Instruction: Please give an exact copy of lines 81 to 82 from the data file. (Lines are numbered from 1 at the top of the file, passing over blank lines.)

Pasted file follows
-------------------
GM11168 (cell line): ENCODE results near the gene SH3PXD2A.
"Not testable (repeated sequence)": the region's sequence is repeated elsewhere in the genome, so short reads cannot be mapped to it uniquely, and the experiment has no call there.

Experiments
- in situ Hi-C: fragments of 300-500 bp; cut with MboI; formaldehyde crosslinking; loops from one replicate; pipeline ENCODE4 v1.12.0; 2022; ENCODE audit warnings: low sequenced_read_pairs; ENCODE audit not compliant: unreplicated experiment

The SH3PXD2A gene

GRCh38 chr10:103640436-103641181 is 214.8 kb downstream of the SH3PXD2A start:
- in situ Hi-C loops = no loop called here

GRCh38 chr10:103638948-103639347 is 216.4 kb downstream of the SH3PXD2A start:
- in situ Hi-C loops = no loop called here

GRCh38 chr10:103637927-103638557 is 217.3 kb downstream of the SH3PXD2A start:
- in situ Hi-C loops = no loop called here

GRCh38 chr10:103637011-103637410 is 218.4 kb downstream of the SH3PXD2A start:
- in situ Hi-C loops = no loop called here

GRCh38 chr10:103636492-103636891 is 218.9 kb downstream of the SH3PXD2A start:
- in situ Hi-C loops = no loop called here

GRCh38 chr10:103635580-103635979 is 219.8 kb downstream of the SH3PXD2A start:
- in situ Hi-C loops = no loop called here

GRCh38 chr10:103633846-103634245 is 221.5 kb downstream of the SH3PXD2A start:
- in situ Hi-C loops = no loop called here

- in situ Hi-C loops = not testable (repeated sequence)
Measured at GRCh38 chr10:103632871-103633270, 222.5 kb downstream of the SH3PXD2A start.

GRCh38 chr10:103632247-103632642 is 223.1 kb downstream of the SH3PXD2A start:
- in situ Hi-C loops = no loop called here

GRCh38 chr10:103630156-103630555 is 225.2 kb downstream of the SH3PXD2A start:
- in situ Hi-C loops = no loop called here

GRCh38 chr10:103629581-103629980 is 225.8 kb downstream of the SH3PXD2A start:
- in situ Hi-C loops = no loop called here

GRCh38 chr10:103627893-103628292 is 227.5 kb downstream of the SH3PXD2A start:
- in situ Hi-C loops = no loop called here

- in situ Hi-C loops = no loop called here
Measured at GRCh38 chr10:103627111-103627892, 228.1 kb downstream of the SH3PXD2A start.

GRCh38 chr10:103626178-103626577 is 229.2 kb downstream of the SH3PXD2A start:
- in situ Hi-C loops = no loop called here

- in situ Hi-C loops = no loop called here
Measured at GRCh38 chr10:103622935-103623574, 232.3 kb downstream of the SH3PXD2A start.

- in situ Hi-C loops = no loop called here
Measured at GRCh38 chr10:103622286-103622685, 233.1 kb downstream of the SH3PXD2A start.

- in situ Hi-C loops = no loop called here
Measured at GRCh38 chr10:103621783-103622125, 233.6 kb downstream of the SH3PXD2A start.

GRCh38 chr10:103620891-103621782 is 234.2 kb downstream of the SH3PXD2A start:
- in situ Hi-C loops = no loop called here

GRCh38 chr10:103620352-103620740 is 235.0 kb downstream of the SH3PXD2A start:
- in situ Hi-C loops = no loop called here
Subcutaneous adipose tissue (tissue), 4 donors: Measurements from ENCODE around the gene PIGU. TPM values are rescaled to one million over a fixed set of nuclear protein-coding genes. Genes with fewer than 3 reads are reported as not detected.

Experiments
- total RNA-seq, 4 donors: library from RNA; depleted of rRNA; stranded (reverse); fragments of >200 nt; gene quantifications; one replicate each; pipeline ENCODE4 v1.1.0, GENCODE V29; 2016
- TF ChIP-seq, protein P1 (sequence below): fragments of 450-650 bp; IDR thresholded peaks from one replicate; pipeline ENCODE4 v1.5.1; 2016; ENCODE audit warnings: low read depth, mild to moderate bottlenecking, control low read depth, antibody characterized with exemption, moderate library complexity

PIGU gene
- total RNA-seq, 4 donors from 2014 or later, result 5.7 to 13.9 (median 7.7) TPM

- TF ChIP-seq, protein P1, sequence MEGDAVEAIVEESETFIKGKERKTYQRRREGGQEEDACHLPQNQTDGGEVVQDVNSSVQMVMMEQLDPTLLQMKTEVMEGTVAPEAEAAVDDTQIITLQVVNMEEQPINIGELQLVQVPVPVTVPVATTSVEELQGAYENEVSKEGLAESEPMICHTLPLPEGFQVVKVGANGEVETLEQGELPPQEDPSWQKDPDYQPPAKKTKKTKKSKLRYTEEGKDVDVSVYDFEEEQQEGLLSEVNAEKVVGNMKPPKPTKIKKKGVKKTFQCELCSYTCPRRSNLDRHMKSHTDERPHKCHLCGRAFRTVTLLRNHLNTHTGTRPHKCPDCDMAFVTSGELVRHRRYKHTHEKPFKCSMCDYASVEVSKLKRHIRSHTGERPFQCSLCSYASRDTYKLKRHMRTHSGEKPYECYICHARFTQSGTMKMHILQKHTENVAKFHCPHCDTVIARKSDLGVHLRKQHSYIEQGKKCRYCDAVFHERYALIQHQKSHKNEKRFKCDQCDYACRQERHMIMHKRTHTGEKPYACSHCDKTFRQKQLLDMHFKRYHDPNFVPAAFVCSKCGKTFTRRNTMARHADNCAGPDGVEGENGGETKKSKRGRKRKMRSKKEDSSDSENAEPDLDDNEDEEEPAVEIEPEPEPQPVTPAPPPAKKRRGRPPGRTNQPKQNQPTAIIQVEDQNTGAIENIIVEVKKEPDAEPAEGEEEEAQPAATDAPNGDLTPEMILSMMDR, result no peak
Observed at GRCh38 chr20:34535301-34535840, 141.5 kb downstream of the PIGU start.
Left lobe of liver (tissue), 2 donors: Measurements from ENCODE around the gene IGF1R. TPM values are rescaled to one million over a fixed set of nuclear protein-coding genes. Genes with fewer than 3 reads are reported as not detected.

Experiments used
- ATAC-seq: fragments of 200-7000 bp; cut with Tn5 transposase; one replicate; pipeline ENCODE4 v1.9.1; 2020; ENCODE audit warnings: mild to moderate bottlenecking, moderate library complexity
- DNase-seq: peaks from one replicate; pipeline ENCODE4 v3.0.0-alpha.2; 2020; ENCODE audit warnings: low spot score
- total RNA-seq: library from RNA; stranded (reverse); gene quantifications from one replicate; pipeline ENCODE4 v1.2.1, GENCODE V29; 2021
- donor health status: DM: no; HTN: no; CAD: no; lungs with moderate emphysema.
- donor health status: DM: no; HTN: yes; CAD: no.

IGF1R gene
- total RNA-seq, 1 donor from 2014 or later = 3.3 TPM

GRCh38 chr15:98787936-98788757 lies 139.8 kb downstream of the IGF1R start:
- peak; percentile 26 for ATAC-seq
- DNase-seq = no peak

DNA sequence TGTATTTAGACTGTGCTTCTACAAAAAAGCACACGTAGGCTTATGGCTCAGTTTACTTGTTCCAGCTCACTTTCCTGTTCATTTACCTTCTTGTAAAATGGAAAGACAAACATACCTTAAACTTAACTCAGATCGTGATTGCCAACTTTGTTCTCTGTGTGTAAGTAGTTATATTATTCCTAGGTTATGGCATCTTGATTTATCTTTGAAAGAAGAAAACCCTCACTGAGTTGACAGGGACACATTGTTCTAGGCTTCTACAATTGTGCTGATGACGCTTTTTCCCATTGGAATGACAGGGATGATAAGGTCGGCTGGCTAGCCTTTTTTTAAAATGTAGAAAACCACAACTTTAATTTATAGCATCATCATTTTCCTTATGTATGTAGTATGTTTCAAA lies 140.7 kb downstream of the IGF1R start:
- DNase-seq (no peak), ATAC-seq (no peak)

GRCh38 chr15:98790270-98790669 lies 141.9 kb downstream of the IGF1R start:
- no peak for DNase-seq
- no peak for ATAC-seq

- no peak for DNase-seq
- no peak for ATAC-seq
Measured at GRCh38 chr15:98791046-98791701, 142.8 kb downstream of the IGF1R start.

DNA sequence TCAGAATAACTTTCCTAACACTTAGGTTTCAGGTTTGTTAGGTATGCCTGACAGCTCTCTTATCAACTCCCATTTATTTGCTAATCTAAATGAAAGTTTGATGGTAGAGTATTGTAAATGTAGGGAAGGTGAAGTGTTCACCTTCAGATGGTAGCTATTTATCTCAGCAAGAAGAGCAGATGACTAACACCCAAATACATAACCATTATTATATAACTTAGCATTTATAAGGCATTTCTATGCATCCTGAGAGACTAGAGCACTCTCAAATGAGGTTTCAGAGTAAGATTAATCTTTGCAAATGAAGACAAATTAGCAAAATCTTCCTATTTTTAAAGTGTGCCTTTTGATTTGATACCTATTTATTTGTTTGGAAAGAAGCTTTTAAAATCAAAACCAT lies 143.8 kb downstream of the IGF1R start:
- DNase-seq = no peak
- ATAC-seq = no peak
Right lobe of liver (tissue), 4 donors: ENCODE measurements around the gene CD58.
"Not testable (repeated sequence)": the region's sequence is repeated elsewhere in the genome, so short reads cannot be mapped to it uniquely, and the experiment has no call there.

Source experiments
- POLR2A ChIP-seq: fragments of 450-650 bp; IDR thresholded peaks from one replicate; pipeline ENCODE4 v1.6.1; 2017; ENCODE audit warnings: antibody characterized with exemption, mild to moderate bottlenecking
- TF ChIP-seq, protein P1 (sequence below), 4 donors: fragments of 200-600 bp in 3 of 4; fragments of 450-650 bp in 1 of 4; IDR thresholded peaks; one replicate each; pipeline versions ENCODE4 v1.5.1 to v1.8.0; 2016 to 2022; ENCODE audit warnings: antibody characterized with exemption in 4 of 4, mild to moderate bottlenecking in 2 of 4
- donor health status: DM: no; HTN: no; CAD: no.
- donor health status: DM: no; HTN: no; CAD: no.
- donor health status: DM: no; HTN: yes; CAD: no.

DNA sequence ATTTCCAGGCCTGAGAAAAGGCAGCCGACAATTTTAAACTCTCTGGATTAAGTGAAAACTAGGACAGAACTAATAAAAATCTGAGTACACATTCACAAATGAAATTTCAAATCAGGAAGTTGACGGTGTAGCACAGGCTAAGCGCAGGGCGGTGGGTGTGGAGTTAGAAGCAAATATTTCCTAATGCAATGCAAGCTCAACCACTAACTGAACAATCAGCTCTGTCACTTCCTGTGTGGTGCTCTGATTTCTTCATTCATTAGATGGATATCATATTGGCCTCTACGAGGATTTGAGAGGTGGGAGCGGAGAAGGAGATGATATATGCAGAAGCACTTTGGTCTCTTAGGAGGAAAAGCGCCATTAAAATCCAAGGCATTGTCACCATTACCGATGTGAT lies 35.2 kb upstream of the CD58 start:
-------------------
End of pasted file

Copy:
- donor health status: DM: no; HTN: no; CAD: no.
- donor health status: DM: no; HTN: yes; CAD: no.